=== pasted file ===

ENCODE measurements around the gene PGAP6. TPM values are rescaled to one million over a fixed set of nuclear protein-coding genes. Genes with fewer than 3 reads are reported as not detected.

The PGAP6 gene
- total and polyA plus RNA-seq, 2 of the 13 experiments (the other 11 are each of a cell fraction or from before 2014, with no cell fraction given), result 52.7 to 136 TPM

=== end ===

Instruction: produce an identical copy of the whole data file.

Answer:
ENCODE measurements around the gene PGAP6. TPM values are rescaled to one million over a fixed set of nuclear protein-coding genes. Genes with fewer than 3 reads are reported as not detected.

The PGAP6 gene
- total and polyA plus RNA-seq, 2 of the 13 experiments (the other 11 are each of a cell fraction or from before 2014, with no cell fraction given), result 52.7 to 136 TPM